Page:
Michael Phelps speaks during a news conference at the London Olympics. (Kirsty Wigglesworth / Associated…)
LONDON — After Michael Phelps concluded his record run in Beijing, he vowed never again to swim the 400-meter individual medley. The race was too grueling, he said, and he had no intention of trying to repeat his eight-for-eight gold-medal derby.
Yet there he was, swimming the event again this year, repeatedly refusing to say why.
"I'll give you the honest answer after I'm done," he said last week.
On his first day as a retired swimmer, he did.
He said he could not have lived with himself if he could have swum fast enough to win the gold medal in London. When Ryan Lochte won the 400 IM at the 2011 world championships in Shanghai, in 4 minutes 7.13 seconds, Phelps thought he could do better.
"After seeing the results from Shanghai last year, I thought I could swim a faster time," Phelps said Sunday. "Clearly, I was wrong. I took a shot. I wanted to swim that race again."
Lochte won the race at the Olympic trials in 4:07.06, with Phelps second at 4:07.89.
In London, Lochte won in 4:05.18, more than three seconds faster than anyone else in the field. Phelps finished fourth in 4:09.28, the only one of his seven events in which he did not medal.
"If I knew Ryan would swim a 4:05 . . . I knew I couldn't go that fast," Phelps said. "I hadn't prepared myself to go 4:05. He swam that race perfectly."
Phelps concluded his Olympic career with 22 medals, 18 of them gold, both records. He said he was proudest of his first medal — gold in the 400 IM at Athens in 2004 — and most regretted losing the 200 butterfly here. The race, in which he finished second to Chad le Clos of South Africa, marked the final defeat of Phelps' career.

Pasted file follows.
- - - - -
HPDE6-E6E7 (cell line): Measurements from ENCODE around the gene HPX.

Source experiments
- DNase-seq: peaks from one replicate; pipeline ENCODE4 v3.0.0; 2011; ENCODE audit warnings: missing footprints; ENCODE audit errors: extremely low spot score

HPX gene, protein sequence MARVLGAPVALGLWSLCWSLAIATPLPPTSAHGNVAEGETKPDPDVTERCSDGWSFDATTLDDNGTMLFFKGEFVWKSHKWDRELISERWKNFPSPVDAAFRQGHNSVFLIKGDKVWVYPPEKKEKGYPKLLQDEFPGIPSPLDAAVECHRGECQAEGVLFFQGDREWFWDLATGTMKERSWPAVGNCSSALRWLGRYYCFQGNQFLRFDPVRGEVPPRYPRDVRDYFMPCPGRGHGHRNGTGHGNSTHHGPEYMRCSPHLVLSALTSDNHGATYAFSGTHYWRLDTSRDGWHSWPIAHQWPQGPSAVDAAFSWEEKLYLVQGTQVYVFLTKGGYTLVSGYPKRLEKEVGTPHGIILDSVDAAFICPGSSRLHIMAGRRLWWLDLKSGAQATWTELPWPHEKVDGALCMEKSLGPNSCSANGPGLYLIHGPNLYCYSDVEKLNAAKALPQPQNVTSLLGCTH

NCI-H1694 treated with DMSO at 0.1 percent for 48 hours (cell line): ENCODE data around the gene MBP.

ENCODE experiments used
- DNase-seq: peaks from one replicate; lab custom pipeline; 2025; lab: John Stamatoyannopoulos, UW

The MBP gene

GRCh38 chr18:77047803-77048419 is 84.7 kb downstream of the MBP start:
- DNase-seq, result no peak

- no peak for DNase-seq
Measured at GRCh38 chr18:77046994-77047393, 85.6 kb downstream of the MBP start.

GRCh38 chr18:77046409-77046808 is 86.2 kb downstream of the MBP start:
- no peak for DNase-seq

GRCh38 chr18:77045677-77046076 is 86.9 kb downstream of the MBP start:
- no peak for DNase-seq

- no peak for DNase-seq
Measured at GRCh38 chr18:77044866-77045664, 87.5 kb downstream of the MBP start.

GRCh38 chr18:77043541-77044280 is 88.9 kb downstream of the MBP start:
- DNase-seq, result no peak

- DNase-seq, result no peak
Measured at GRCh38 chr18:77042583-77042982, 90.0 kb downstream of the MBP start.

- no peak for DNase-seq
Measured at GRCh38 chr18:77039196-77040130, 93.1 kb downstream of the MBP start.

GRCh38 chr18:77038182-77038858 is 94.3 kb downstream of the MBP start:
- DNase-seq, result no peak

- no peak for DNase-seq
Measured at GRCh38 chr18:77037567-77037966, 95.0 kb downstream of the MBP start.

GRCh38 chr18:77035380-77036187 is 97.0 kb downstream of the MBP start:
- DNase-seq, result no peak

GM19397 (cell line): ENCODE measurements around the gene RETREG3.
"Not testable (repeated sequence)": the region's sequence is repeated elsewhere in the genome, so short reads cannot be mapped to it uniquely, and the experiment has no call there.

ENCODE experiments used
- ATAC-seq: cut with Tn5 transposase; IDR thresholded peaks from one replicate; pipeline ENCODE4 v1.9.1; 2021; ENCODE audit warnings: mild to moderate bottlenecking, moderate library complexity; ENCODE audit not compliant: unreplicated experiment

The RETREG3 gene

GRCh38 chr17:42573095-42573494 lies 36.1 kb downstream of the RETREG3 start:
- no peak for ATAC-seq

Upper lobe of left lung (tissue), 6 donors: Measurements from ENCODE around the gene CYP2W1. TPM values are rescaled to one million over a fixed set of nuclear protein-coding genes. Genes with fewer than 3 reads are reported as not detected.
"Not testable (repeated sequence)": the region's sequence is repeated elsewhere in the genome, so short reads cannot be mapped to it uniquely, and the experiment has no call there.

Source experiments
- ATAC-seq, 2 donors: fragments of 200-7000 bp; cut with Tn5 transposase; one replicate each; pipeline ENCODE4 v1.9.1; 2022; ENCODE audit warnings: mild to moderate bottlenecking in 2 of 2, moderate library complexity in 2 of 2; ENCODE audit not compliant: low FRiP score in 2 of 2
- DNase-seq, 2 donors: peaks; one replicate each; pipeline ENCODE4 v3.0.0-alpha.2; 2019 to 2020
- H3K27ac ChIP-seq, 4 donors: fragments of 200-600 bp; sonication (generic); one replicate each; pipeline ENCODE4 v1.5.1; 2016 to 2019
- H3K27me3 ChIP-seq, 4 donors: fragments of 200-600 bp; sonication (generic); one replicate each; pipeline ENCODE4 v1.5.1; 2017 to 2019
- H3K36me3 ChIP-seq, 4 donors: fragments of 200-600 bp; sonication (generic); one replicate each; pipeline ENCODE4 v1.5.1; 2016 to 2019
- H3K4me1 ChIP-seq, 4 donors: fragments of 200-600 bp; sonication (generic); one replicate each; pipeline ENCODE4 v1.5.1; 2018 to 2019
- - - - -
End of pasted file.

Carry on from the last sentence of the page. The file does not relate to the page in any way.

"If I could go back and swim that race again, I would love to," he said. "No, I'm not coming back. Don't get any ideas."
His primary goal in London, he said, was to break the all-time record for career Olympic medals.
"Being able to be the most decorated was something we really wanted," he said. "To be the best and to do something nobody else has ever done was something that was there."
Phelps, 27, said he is looking forward to golf, travel and sleeping late. "There will be no more staring at that black line for four hours every day," Phelps said. "I'm looking forward to moving on to the next chapter of my life.
"This is the first day of retirement. This is the first day of my new life."
Full stop for Bolt
The much-hyped 100-meter showdown between Usain Bolt and Yohan Blake had been talked about for days as one of those can't-miss Olympic moments. So the moderator for news conferences at Earls Court, this city's venerable volleyball venue, didn't.
"Coach Motta, I think everybody wants to watch the 100-meter final," said Andreas Argyropoulos, talking to Turkey women's volleyball Coach Marco Aurelio Motta.
"If you don't mind, I'm even going to turn the sound on if that's not unprofessional."
And so Argyropoulos did. And there he, Motta and U.S. women's volleyball coach Hugh McCutcheon sat on the dais, watching the TV with the reporters below. For 9.63 seconds, Team USA's victory over Turkey didn't matter.
The two coaches sat there, transfixed, like the rest of the Olympic following. And just like Argyropoulos too.
Guy Baker, who coached the U.S. women to three Olympic medals and two world championships in water polo, is taking his talent to Montreal. He will be coaching the Canadian women's water polo team, and the Toronto Globe and Mail reported he has agreed to a four-year contract.
"Timing is everything," Baker said in a news conference here Sunday. "That, for me, is the position, the job, the right job. In the right place. I have been very impressed with Water Polo Canada, and the leadership of the organization and the plan that they have for the national team. "